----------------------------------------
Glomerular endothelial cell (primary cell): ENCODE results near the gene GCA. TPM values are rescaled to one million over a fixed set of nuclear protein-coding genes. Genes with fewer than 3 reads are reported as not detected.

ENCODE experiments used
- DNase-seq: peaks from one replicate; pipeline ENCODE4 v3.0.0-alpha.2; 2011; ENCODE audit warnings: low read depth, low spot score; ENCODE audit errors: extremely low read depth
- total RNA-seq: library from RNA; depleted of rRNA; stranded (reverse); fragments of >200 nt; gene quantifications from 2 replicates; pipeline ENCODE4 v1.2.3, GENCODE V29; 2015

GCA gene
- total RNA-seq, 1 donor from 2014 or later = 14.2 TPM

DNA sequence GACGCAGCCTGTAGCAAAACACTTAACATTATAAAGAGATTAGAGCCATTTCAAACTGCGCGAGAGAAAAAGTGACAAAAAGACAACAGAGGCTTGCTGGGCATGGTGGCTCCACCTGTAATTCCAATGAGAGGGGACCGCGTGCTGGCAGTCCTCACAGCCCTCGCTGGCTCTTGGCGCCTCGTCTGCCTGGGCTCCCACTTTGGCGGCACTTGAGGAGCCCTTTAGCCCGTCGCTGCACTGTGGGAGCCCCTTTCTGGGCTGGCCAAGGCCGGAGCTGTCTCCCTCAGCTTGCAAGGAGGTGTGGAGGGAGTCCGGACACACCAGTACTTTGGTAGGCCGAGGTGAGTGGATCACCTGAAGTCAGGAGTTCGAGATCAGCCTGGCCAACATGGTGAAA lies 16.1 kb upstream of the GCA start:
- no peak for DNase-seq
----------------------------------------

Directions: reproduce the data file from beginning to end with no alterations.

Glomerular endothelial cell (primary cell): ENCODE results near the gene GCA. TPM values are rescaled to one million over a fixed set of nuclear protein-coding genes. Genes with fewer than 3 reads are reported as not detected.

ENCODE experiments used
- DNase-seq: peaks from one replicate; pipeline ENCODE4 v3.0.0-alpha.2; 2011; ENCODE audit warnings: low read depth, low spot score; ENCODE audit errors: extremely low read depth
- total RNA-seq: library from RNA; depleted of rRNA; stranded (reverse); fragments of >200 nt; gene quantifications from 2 replicates; pipeline ENCODE4 v1.2.3, GENCODE V29; 2015

GCA gene
- total RNA-seq, 1 donor from 2014 or later = 14.2 TPM

DNA sequence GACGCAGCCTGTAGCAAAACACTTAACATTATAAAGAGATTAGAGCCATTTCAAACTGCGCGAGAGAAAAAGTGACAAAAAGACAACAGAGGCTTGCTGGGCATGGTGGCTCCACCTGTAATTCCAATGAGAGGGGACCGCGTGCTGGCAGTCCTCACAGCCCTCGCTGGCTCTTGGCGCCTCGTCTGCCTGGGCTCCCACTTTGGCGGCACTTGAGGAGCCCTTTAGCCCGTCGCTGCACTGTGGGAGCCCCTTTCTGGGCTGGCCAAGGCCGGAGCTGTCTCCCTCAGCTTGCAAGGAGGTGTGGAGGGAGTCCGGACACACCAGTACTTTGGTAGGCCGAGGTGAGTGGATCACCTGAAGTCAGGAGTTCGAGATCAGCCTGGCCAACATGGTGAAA lies 16.1 kb upstream of the GCA start:
- no peak for DNase-seq